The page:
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Creating NFS Shares

There comes a time when you're working on multiple servers or nodes that need the same files or resources to function. You can upload everything you need to each instance, but that doesn't scale well if you have hundreds or thousands to manage!

Setting up a network file system share will allow you to stage all of the necessary resources in a central location for your servers to use. No more having to upload resources to individual nodes.

Getting Started

For this demo, I'll use a Fedora server and a Debian client.

IP Addresses to remember:

Fedora Server - 192.168.232.131

Debian Client - 192.168.232.130

  1. Install nfs-util

dnf install nfs-utils -y

2. Allow NFS to go through the firewall. (I'm using firewalld)

firewall-cmd --add-service=nfs --permanent

3. Reload the firewalld for the settings to take effect.

firewall-cmd --reload

4. Verify firewalld settings for NFS.

firewalld-cmd --list-all

You should see NFS in the list of services:

[scleft@fedora-server]# firewall-cmd --list-all
FedoraServer (active)
  target: default
  icmp-block-inversion: no
  interfaces: ens33
  sources:
  services: ssh dhcpv6-client cockpit nfs
  ports:
  protocols:
  masquerade: no
  forward-ports:
  source-ports:
  icmp-blocks:
  rich rules:

5. Enable and Start NFS

systemctl enable nfs && systemctl start nfs

6. Create a directory on the server to be shared to the clients.

mkdir /var/myshare

chmod -R 755 /var/myshare

7. Allow our debian client to connect to the share using's IP address.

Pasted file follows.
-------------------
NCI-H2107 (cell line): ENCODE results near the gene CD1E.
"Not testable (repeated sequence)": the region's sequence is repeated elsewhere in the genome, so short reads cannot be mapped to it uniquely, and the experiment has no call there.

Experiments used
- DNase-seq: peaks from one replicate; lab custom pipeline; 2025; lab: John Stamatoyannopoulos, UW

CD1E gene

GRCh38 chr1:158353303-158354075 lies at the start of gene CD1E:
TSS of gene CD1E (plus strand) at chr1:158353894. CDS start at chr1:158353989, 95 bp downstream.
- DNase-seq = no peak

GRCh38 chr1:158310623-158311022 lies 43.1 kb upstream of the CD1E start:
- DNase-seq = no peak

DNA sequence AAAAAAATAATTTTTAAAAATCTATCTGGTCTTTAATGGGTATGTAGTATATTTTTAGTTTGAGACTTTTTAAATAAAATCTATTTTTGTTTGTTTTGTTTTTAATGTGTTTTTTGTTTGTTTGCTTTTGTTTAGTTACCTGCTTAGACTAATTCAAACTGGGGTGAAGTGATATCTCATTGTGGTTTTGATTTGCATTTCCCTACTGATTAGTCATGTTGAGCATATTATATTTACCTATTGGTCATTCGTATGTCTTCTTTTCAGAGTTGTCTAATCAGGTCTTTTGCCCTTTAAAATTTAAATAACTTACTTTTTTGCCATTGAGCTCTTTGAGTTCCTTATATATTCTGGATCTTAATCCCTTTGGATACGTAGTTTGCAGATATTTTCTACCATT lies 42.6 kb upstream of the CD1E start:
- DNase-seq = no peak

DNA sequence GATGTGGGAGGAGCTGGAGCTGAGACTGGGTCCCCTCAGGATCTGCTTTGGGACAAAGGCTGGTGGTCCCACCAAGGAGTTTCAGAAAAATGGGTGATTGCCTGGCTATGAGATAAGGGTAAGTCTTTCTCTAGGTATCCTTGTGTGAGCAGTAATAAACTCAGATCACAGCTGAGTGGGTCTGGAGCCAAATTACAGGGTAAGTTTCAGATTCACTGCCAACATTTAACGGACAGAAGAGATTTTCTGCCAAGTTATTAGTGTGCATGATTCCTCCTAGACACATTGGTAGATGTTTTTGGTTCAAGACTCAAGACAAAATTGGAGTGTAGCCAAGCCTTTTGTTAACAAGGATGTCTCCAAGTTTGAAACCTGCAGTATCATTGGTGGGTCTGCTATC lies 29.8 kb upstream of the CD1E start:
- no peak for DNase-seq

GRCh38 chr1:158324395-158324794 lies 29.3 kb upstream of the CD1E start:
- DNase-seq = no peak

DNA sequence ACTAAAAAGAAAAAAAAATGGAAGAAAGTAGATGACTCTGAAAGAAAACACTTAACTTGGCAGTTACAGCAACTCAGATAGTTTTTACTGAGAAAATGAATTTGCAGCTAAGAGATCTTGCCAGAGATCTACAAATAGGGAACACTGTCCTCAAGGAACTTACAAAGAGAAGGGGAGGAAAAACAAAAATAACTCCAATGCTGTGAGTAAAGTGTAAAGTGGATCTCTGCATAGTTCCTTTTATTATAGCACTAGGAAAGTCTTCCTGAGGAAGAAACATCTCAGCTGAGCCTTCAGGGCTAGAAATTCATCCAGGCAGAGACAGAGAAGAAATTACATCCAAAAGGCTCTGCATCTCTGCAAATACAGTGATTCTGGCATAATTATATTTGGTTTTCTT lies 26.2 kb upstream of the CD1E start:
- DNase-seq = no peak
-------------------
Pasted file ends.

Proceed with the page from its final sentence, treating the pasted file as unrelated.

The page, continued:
vim /etc/exports

Your file should look something like this:

/var/myshare    192.168.232.130(rw,sync,no_root_squash,no_all_squash)

8. Restart NFS server

systemctl restart nfs-server

Now lets connect to the debian client and configure it to connect to the NFS share.

9. Install NFS common

apt install nfs-common -y

10. Create a directory that will used as the NFS mount point.

mkdir /var/myshare

11. Mount the share.

mount -t nfs 192.168.232.131:/var/myshare /var/myshare

12. Verify it's there!

When you do df you should see something similar on the bottom.

scleft@debian-client:/# df 
Filesystem                    Size  Used Avail Use% Mounted on
udev                          478M     0  478M   0% /dev
tmpfs                          98M  4.4M   94M   5% /run
/dev/mapper/debian--vg-root   4.9G  920M  3.7G  20% /
tmpfs                         490M     0  490M   0% /dev/shm
tmpfs                         5.0M     0  5.0M   0% /run/lock
tmpfs                         490M     0  490M   0% /sys/fs/cgroup
/dev/mapper/debian--vg-tmp    399M  2.3M  372M   1% /tmp
/dev/sda1                     236M   63M  162M  28% /boot
/dev/mapper/debian--vg-var    2.0G  201M  1.6G  11% /var
/dev/mapper/debian--vg-home    17G   45M   16G   1% /home
tmpfs                          98M     0   98M   0% /run/user/1000
192.168.232.131:/var/myshare   15G  2.2G   13G  15% /var/myshare				

13. Test it!

Connect back to the fedora server and create a test file. If you see the same test file on your debian client then you can safely say, it's working!

14. Make the mount permanent.

This mount will disappear when the client reboots, to make it permanent; edit the fstab file.

vim /etc/fstab

Add the following lines.

192.168.232.131:/var/myshare 	/var/myshare       nfs rw,async,hard,intr,noexec 0 0
Creating NFS Shares
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